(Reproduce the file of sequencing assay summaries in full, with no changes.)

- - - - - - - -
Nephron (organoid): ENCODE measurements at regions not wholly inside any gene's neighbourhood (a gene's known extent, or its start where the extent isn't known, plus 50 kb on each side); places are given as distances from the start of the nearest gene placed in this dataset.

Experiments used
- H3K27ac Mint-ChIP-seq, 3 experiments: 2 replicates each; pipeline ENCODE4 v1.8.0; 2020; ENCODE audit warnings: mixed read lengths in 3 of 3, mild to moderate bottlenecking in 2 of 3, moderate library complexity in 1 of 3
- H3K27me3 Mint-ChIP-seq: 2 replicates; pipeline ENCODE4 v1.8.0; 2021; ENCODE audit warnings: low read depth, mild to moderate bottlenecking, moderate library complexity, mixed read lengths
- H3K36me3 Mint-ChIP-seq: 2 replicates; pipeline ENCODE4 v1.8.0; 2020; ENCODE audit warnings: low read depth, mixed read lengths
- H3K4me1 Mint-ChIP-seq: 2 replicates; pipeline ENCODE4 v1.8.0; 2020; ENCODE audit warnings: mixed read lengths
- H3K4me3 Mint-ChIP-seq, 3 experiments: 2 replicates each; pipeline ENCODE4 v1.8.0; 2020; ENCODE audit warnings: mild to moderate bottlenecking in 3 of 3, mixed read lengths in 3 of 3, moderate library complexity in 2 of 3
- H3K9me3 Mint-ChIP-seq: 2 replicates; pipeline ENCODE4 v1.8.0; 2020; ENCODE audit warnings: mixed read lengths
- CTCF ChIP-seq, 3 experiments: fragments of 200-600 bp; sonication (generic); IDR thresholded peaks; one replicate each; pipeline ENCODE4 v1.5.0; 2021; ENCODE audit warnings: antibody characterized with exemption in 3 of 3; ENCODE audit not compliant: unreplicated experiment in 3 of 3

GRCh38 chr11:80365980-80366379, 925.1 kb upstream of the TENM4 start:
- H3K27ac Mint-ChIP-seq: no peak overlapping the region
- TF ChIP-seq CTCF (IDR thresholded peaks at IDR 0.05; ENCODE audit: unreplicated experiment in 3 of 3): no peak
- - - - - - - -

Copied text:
Nephron (organoid): ENCODE measurements at regions not wholly inside any gene's neighbourhood (a gene's known extent, or its start where the extent isn't known, plus 50 kb on each side); places are given as distances from the start of the nearest gene placed in this dataset.

Experiments used
- H3K27ac Mint-ChIP-seq, 3 experiments: 2 replicates each; pipeline ENCODE4 v1.8.0; 2020; ENCODE audit warnings: mixed read lengths in 3 of 3, mild to moderate bottlenecking in 2 of 3, moderate library complexity in 1 of 3
- H3K27me3 Mint-ChIP-seq: 2 replicates; pipeline ENCODE4 v1.8.0; 2021; ENCODE audit warnings: low read depth, mild to moderate bottlenecking, moderate library complexity, mixed read lengths
- H3K36me3 Mint-ChIP-seq: 2 replicates; pipeline ENCODE4 v1.8.0; 2020; ENCODE audit warnings: low read depth, mixed read lengths
- H3K4me1 Mint-ChIP-seq: 2 replicates; pipeline ENCODE4 v1.8.0; 2020; ENCODE audit warnings: mixed read lengths
- H3K4me3 Mint-ChIP-seq, 3 experiments: 2 replicates each; pipeline ENCODE4 v1.8.0; 2020; ENCODE audit warnings: mild to moderate bottlenecking in 3 of 3, mixed read lengths in 3 of 3, moderate library complexity in 2 of 3
- H3K9me3 Mint-ChIP-seq: 2 replicates; pipeline ENCODE4 v1.8.0; 2020; ENCODE audit warnings: mixed read lengths
- CTCF ChIP-seq, 3 experiments: fragments of 200-600 bp; sonication (generic); IDR thresholded peaks; one replicate each; pipeline ENCODE4 v1.5.0; 2021; ENCODE audit warnings: antibody characterized with exemption in 3 of 3; ENCODE audit not compliant: unreplicated experiment in 3 of 3

GRCh38 chr11:80365980-80366379, 925.1 kb upstream of the TENM4 start:
- H3K27ac Mint-ChIP-seq: no peak overlapping the region
- TF ChIP-seq CTCF (IDR thresholded peaks at IDR 0.05; ENCODE audit: unreplicated experiment in 3 of 3): no peak